Hiding in plain sight: living with social anxiety, part one

"Don't you remember what it felt like? Feeling as though you'd never stop growing, like Alice in Wonderland when she ate the cake. Dreading being noticed and fearing you aren't visible at all." — Call the Midwife, 2012 Christmas Special

I've been watching Call the Midwife lately on the Netflix and, as I was making my way through the first season's Christmas special, this quote from dear Chummy (my favorite character) jumped out at me. Although the subject matter was slightly different in the episode, I thought that this was a perfect description of my own struggles with social anxiety: dreading being noticed and fearing you aren't visible at all. This paradoxical feeling—the desire to be seen and not be seen at the same time—is the core of my social anxiety. Most days I live with this feeling wrapped so tightly around my chest, it feels like a boa constrictor hugging me from the inside.

I want so badly to connect with others—deeply connect—but I'm plagued with this constant worry that people will judge me or reject me. So, instead of doing what I should be doing to make connections—reaching out, engaging in conversations—I hide in my own skin, putting up walls to protect myself from the pain of being rejected or judged. It just feels safer to keep to myself. 

Recently, I went to an all-women's butchery camp in Michigan. It was amazing, but also incredibly intimidating, as I was staying under the same roof with 32 strangers (just two that I had briefly interacted with before) for an entire weekend. While I was excited to go to camp and learn new things and eat wonderful food, I was also overwhelmed by the prospect of interacting with all these people I had never met before. I felt so anxious about this in the days/nights before the camp that I would burst into tears and panic attacks. I told my boyfriend I didn't want to go anymore—it was too scary—and he tried to calm me down and reassure me the best he could. An overbooked flight to Detroit almost gave me the perfect out, until another passenger offered to sit in the jump seat (I didn't know this was even a thing). So, my hand was forced—I had no choice but to get on that plane.

After a red-eye flight from PDX > EWR > DTW, and then a long drive from Detroit to Northport, Michigan (thanks to an extremely kind fellow camper who offered to give me a ride), I finally arrived at camp. I opened the door of the house where we were staying and it was already bustling with women unpacking, making dinner, and orienting the newcomers to the lay of the land. Finding my room and getting settled was a good temporary distraction from my anxiety, but it only took up a small increment of time. Eventually, I had to leave my room to join the festivities, but I hadn't a flying clue what to do with myself. This was the part where I was supposed to be an extrovert, but I didn't feel like I could access my brain. All I could access was fear. I sent a text to my boyfriend telling him that I was scared, and I didn't think I could do this, and then I forced my legs to walk downstairs where everyone else was. Here goes nothing.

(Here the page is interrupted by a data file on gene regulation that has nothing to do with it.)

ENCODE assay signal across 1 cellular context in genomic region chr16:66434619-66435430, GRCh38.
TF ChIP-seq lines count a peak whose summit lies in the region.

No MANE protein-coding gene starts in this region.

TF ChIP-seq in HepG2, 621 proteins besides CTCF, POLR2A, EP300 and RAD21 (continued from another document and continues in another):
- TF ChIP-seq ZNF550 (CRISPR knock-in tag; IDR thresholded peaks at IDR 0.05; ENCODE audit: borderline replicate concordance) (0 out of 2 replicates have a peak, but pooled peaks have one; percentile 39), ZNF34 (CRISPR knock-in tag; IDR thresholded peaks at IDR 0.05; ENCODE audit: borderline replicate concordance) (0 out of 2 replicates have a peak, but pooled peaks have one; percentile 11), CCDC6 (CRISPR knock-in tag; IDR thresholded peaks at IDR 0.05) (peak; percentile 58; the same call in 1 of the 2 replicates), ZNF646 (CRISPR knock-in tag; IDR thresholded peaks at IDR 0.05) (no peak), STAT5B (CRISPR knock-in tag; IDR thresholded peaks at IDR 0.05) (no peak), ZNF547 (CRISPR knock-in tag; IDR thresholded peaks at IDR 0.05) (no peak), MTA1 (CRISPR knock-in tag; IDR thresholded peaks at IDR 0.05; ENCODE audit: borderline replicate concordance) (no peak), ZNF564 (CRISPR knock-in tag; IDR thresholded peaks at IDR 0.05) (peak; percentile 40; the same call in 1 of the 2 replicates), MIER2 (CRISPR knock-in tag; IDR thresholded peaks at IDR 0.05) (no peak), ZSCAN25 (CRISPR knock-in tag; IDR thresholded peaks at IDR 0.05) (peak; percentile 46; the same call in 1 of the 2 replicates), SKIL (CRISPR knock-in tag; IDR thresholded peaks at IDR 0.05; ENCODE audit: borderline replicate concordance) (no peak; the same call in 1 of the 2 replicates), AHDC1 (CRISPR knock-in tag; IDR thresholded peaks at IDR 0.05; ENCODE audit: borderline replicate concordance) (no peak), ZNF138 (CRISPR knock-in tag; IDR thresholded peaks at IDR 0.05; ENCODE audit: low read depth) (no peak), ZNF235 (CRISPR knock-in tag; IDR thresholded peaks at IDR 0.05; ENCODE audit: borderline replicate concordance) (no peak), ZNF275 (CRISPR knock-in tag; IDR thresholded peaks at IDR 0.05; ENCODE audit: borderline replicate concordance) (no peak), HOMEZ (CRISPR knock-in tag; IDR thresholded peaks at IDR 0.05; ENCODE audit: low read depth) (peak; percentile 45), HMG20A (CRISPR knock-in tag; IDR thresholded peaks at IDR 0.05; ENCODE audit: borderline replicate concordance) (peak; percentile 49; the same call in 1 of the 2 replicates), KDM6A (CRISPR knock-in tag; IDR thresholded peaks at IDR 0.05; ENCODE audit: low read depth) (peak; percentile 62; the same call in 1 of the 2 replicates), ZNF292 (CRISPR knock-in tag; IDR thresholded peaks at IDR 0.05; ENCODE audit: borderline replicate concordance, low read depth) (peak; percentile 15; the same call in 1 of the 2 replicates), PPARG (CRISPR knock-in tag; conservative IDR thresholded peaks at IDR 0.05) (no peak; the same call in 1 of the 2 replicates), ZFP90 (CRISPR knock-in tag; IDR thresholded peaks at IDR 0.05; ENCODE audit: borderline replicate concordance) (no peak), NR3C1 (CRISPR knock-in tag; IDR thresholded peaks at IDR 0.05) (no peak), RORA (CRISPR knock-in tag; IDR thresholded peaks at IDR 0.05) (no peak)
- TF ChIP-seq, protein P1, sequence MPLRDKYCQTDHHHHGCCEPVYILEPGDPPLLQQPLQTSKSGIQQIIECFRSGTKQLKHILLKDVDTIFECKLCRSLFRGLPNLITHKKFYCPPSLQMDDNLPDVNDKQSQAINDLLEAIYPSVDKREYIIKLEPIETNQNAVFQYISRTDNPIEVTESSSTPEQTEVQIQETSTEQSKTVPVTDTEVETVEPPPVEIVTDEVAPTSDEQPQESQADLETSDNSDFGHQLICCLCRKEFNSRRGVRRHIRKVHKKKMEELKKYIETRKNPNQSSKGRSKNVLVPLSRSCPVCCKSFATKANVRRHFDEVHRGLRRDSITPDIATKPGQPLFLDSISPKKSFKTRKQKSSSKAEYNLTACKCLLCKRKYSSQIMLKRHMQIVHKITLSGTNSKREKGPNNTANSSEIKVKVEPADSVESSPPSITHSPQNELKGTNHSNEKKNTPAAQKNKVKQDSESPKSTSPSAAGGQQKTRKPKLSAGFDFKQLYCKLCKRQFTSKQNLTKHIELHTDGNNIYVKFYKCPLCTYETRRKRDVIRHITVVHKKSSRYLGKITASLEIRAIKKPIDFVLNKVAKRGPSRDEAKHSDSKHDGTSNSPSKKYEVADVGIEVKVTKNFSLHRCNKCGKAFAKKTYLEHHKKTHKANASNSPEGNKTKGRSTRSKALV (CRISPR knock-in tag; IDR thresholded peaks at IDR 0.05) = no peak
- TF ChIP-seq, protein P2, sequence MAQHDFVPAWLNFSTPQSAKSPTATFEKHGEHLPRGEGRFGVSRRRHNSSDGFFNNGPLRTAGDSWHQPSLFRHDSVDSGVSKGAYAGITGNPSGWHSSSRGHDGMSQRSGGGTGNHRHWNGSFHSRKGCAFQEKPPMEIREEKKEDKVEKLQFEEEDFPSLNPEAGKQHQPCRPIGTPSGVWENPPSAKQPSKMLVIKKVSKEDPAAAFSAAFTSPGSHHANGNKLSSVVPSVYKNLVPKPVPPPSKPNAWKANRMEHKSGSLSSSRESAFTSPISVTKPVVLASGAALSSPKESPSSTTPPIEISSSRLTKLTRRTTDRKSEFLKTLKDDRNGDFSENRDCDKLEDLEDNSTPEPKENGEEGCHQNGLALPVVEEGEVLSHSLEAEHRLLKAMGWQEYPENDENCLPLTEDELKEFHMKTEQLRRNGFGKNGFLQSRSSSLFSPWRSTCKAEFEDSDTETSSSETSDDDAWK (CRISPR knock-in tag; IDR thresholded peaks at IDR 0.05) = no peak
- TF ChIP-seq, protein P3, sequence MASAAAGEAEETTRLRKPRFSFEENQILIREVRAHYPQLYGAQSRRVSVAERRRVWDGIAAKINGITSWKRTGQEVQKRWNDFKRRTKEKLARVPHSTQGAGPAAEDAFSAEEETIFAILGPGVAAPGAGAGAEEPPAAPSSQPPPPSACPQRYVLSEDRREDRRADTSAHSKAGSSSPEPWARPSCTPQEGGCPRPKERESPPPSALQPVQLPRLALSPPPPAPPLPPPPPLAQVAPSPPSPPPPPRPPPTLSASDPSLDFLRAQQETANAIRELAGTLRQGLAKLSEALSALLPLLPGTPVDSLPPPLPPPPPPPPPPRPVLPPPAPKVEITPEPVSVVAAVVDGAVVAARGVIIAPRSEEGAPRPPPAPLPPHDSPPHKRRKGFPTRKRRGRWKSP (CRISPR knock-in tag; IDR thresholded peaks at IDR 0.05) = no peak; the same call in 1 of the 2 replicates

When you have social anxiety, every social interaction feels like a lose-lose game. You're afraid to speak up, because you fear that what you say will sound stupid and people will judge you. If you don't speak up, then you fear that people will think you're stupid or cold because you're not saying anything, and they'll avoid you and judge you. Every time I go to interact with someone, my brain goes through this lose-lose risk analysis and it starts getting overloaded. Then I start feeling like a robot. All of a sudden it's nearly impossible to open my mouth and make human sounds at other people. That's what I felt like when I walked down those stairs to join the group.

Usually when I'm in a social gathering, I'll try to curb the social anxiety by avoiding people. I'll seek out any other types of living creatures that might be around: animals, babies...I've even found tanks of fish to be suitable companions. But there were no children at meat camp, and no (living) animals. Dammit...I felt stuck. I felt like hiding. So my solution that weekend? I got out my knitting.

Instead of doing the scary work of initiating conversations with others in my down time, I plopped myself down in a comfy chair in the living room and worked on my latest knitting project. "I'm going to try to be okay with this," I told myself, "I'll be safer here". And, strangely, it did start to help. It might not have been the best plan, but it at least calmed my anxiety a little. There were even people who, for some reason, didn't seem totally freaked out by me and wanted to talk to me. They came over to me and asked what I was knitting and I was able to have pleasant conversations with them, which didn't end in them laughing at me or telling me I was stupid. There were people there that maybe, actually, wanted to be my friend. And, little by little, I started feeling more okay. Maybe a room full of 32 women (amazing, inspiring, badass women) didn't have to be scary. Maybe I didn't have to hide. Maybe I could feel safe there. Maybe it could even bring me a new kind of overwhelming feeling...joy. And it did. I left camp with new friendships, a new community, and the feeling that I actually belonged.

 My knit creation. A baby gift for one of my dear friends. 

My knit creation. A baby gift for one of my dear friends. 

 I didn't expect Michigan to be this beautiful. 

I didn't expect Michigan to be this beautiful. 

And now, the song of the week...